'This is Ground Control': The Invention of Mission Control Centers in the United States and Europe
Type of Degreedissertation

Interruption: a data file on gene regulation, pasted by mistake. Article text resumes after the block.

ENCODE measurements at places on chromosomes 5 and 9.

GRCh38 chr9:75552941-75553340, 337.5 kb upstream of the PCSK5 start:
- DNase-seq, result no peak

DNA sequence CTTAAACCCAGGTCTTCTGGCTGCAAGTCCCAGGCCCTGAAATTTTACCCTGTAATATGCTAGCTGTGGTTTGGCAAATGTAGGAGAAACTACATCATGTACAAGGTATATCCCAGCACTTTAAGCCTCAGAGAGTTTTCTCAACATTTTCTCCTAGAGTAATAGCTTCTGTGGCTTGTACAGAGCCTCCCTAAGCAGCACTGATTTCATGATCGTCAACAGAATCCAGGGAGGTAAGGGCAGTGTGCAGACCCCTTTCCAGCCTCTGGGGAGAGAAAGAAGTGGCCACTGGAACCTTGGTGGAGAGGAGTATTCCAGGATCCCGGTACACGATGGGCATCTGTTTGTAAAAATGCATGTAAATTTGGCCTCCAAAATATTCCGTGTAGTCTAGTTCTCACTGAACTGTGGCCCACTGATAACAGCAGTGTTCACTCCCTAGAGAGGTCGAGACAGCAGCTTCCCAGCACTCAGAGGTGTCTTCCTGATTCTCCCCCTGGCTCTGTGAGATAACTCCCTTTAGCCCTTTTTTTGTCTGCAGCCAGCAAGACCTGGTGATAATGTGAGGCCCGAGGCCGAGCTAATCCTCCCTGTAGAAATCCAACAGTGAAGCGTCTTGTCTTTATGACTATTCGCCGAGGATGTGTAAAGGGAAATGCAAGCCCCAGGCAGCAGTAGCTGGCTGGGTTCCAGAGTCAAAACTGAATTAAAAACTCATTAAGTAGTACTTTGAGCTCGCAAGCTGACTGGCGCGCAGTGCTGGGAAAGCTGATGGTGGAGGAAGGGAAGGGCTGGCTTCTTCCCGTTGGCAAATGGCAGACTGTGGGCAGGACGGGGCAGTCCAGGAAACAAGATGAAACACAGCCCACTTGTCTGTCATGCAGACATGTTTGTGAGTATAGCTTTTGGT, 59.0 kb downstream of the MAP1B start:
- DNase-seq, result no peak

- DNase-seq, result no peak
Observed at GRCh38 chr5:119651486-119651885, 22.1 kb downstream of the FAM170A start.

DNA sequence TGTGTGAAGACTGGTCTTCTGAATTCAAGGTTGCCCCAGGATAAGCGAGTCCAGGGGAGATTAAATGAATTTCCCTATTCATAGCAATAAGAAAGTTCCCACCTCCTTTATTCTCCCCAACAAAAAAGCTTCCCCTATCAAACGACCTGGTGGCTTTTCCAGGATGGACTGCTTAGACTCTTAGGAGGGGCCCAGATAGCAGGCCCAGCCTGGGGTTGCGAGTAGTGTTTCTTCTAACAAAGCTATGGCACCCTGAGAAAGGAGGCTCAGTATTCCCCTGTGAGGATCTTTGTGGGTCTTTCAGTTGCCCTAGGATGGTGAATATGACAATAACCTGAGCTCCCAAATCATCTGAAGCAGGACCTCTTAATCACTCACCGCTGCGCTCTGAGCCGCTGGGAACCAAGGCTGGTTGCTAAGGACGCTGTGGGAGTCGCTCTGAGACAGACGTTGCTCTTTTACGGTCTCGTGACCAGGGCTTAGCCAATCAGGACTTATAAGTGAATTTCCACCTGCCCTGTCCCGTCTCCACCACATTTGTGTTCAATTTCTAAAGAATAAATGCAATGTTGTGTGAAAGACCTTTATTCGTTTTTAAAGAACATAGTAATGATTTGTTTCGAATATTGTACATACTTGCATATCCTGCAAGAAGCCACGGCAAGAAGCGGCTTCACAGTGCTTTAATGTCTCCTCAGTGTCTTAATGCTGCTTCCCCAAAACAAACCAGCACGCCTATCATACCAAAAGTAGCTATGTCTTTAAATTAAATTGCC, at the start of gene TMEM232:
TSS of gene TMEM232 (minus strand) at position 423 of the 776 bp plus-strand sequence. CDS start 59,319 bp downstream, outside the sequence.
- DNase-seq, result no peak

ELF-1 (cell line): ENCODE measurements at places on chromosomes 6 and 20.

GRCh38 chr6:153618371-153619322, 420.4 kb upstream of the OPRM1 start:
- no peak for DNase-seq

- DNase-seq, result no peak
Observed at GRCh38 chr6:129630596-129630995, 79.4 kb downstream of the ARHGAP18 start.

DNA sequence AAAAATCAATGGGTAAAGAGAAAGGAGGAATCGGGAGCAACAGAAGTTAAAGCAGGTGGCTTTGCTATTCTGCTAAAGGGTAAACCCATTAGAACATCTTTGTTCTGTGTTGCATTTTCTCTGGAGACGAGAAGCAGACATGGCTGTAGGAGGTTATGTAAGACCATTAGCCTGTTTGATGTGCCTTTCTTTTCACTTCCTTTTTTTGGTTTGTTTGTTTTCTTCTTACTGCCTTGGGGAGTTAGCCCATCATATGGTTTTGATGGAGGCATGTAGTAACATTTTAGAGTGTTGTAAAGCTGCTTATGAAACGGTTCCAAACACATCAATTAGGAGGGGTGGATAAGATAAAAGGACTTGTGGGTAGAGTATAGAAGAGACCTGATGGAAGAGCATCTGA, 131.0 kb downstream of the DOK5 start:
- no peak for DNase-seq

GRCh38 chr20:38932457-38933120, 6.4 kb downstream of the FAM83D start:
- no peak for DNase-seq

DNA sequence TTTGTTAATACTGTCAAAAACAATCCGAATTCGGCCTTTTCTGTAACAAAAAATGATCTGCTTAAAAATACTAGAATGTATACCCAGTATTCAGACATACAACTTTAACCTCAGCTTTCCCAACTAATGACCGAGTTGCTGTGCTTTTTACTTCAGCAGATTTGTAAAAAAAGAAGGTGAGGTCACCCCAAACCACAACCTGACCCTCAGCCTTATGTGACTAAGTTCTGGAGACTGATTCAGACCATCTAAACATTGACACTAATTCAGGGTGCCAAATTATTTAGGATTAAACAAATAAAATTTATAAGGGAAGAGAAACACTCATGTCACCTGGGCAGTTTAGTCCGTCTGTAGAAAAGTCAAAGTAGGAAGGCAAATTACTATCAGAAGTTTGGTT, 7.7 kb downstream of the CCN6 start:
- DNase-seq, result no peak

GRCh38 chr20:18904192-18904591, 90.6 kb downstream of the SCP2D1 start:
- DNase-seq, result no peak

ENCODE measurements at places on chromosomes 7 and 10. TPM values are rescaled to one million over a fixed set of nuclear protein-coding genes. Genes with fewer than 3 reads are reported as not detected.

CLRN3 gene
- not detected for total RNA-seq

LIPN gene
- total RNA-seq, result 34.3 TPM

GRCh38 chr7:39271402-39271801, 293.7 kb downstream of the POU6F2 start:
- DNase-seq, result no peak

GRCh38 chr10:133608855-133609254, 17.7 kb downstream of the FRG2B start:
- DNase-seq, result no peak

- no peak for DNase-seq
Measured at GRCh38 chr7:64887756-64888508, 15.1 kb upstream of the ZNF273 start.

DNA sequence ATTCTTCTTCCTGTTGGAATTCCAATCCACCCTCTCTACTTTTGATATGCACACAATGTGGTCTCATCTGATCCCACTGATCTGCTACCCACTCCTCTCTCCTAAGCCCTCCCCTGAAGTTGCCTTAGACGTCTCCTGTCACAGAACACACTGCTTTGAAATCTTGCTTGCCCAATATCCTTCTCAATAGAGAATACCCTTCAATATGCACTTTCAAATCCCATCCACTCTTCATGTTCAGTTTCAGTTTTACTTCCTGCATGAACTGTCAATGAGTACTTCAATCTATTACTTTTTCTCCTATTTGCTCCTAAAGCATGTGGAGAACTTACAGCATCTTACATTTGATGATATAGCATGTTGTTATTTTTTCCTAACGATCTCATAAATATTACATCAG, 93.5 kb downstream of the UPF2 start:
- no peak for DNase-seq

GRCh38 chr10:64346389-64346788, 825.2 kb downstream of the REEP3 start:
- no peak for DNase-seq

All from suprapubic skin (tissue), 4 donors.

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This dissertation examines the invention of mission control centers by the National Aeronautics and Space Administration and the European Space Agency, particularly during the Cold War. The control rooms of Johnson Space Center in Houston, Texas, the Jet Propulsion Laboratory in Pasadena, California, and the European Space Operations Centre, in Darmstadt, Germany, lie at the heart of this discussion. The three control centers developed individually, however each contain certain similarities yet important differences based on their particular political, economic, and spaceflight, needs. Spaceflight history normally focuses on the astronauts and spacecraft in space. This dissertation instead looks at the history of spaceflight through its ground systems, where the majority of the spaceflight work takes place. It will ask how controllers have fashioned workplaces and workspaces. While all mission control centers fulfill the same basic task of monitoring spacecraft, minor and major differences have lead to some dramatic differences in the construction of the centers. This work tackles three centers with very different missions: American human spaceflight, American robotic spaceflight, and finally European robotic spaceflight. Both domestic and international politics play an important role in the discussion. Because space agencies require large budgets, decisions to locate space centers in certain locations involve politically-charged debates and recommendations. Internationally, spaceflight efforts became quickly engrained in the Cold War. The Americans space program, which was large enough to pay for its projects and involved in a competition with the Soviet Union, reluctantly pursued relationships with outside space programs. The European space program, on the other hand, relied upon cooperation with other space programs due to its limited budget and fundamentally international characteristic. As budgets have lessened and the world community has changed to more acceptance of international collaboration, the dynamic has changed in spaceflight to embrace cooperative projects as essential. Each of the control centers necessarily has learned to adapt to an ever-changing political landscape.